Tyson Evaluates Poultry Plant Working Conditions

US - Third-party auditors are evaluating workplace conditions as part of a new social compliance programme started by Tyson Foods, Inc.
calendar icon 25 April 2016
clock icon 3 minute read

Processing plants for large poultry companies in the US have been criticised in recent months by organisations such as Oxfam about how they treat their workers.

The programme, along with a new workplace safety initiative, highlight the fifth and final segment of Tyson Foods’ latest sustainability report.

The segment, titled Workforce and Culture, outlines the 2015 launch of a social compliance programme designed to assess working conditions and social responsibility in the company’s plants.

It involves an internal oversight committee and an outside auditing firm that evaluate plant performance in such areas as worker treatment, worker voice, compensation, safety and environmental management.

The auditor typically spends several days at a plant reviewing employment records and interviewing dozens of randomly selected workers. The audit results, which reflect how a plant is performing and where it needs improvement, are shared with plant and corporate management and may also be provided to customers.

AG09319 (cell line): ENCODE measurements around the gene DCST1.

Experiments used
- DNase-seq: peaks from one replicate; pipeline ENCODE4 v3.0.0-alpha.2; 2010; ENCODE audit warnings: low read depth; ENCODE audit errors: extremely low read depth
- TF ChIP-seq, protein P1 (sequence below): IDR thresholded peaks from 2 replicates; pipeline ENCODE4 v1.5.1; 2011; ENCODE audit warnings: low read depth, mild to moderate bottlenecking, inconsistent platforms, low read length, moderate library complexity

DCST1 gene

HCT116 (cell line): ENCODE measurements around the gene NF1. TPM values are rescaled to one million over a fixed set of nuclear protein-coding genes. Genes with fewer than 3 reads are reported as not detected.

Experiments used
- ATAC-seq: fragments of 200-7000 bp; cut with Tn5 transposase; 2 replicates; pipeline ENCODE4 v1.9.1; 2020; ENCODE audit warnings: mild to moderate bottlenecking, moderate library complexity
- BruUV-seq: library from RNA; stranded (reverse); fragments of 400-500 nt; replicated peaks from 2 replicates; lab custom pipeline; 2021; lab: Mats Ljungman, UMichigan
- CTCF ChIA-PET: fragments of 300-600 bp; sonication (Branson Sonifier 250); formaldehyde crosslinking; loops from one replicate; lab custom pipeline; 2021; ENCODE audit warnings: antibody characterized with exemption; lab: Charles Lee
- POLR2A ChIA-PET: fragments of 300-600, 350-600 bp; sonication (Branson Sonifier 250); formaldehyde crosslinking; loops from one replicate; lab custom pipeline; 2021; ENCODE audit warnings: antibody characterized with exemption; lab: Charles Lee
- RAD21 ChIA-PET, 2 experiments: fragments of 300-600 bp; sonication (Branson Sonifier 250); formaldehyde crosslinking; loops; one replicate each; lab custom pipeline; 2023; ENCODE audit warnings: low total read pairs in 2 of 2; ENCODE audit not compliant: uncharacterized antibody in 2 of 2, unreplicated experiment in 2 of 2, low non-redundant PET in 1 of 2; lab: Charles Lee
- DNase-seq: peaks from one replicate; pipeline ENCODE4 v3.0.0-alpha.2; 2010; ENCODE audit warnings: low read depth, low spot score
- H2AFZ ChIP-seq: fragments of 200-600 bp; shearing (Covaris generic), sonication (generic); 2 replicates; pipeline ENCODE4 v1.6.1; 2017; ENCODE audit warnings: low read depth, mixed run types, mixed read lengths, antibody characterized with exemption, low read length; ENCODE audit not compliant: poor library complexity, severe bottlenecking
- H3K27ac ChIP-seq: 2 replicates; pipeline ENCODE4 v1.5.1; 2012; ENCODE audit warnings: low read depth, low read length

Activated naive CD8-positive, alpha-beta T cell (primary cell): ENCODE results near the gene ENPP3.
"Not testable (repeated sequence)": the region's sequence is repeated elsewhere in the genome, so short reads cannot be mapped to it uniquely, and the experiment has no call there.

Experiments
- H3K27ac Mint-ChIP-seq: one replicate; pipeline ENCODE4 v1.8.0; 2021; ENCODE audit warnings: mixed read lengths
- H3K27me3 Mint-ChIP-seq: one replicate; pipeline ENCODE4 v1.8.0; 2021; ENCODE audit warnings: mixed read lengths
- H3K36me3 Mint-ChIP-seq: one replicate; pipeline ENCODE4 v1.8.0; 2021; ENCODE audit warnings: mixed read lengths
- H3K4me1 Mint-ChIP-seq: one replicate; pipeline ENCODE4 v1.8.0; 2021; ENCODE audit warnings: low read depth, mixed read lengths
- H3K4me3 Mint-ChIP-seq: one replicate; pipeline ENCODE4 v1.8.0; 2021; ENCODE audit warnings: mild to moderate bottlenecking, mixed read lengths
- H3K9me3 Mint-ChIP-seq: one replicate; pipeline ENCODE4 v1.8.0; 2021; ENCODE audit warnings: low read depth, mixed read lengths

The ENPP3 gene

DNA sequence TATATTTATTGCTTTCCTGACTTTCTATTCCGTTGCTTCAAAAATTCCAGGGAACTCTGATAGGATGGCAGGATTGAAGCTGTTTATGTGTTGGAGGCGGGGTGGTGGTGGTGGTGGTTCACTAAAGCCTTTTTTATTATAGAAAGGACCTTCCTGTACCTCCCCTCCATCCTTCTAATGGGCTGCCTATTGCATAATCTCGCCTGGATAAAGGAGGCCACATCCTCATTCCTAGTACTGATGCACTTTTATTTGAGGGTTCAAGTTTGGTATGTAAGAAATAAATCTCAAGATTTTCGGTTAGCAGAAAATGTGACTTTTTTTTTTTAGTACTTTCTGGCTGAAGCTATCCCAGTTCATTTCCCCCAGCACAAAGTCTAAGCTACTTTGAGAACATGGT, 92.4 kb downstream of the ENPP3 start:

“We believe we’re a caring, responsible company but also know we must strive to be better in all we do,” said Joe Lloyd, vice president of ethics and compliance for Tyson Foods.

“This new programme enhances our social compliance efforts and is intended to help us be more transparent with our customers about our working conditions.”

The last segment of the sustainability report also describes a new worker safety initiative Tyson Foods launched in 2015.

It includes the creation of an executive safety council and a pilot project designed to improve plant safety communications, awareness and practices. The pilot project initially involved nine locations but was recently expanded to 19 and may include more plants by early summer.

During fiscal 2015, Tyson said it reduced its injury and illness rate by 12 per cent compared to fiscal 2013, the time frame covered in the company’s last sustainability report.

Other topics covered in the Workforce and Culture segment include human rights and labour relations, hiring, compensation and benefits, and diversity and development.

The segment also provides more transparency about Tyson Foods’ workforce. The company reports that in fiscal 2015, its retention rate for all team members was 72 per cent and that more than half of current Team Members have been with the company for five years or more. Females represented nearly 39 per cent of the workforce.

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